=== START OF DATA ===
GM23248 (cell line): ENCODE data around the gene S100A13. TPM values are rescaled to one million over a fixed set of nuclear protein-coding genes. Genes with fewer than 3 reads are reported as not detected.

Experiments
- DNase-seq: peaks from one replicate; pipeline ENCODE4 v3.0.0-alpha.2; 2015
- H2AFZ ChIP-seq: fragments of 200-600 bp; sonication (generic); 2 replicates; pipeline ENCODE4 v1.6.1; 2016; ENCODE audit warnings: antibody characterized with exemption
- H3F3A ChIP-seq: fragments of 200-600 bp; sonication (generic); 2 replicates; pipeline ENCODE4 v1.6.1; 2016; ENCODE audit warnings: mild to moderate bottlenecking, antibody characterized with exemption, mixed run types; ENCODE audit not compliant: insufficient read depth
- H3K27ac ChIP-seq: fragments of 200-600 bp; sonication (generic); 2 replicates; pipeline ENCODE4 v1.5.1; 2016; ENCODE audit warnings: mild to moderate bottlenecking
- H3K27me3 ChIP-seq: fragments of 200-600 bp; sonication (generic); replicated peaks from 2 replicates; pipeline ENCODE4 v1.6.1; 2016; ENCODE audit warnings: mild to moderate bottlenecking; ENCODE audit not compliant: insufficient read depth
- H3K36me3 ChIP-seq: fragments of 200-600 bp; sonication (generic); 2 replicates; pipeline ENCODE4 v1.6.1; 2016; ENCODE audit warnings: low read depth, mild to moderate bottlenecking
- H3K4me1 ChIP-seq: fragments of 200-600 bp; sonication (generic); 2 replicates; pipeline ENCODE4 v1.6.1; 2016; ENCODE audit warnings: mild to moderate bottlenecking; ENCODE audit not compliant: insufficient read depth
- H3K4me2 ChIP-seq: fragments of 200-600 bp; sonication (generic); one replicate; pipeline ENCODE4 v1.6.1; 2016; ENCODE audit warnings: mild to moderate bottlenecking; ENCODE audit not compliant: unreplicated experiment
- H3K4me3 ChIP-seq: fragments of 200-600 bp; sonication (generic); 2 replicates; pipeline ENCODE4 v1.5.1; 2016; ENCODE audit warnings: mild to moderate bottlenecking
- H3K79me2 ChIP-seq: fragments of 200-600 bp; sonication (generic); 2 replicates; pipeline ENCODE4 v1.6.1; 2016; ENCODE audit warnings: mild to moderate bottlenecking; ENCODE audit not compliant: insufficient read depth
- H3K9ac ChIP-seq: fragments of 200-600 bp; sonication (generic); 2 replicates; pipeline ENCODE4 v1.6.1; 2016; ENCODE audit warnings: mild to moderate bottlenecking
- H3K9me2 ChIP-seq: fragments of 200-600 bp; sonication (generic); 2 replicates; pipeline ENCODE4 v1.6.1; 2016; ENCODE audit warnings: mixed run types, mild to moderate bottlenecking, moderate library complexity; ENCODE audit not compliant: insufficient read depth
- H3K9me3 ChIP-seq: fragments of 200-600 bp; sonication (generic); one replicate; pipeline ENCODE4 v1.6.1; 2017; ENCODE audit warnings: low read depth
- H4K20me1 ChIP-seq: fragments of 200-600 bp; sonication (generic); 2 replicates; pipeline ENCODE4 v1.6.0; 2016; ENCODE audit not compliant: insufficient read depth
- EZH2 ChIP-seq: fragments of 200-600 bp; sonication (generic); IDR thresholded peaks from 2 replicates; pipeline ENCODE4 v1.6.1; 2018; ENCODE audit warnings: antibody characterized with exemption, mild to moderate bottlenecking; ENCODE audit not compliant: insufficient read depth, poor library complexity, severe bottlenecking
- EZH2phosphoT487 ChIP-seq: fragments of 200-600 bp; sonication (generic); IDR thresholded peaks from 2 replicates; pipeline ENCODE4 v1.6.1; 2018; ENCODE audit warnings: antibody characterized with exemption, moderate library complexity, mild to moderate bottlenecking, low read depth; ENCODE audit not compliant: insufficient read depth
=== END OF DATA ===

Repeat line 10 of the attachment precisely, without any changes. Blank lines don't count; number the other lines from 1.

- H3K4me2 ChIP-seq: fragments of 200-600 bp; sonication (generic); one replicate; pipeline ENCODE4 v1.6.1; 2016; ENCODE audit warnings: mild to moderate bottlenecking; ENCODE audit not compliant: unreplicated experiment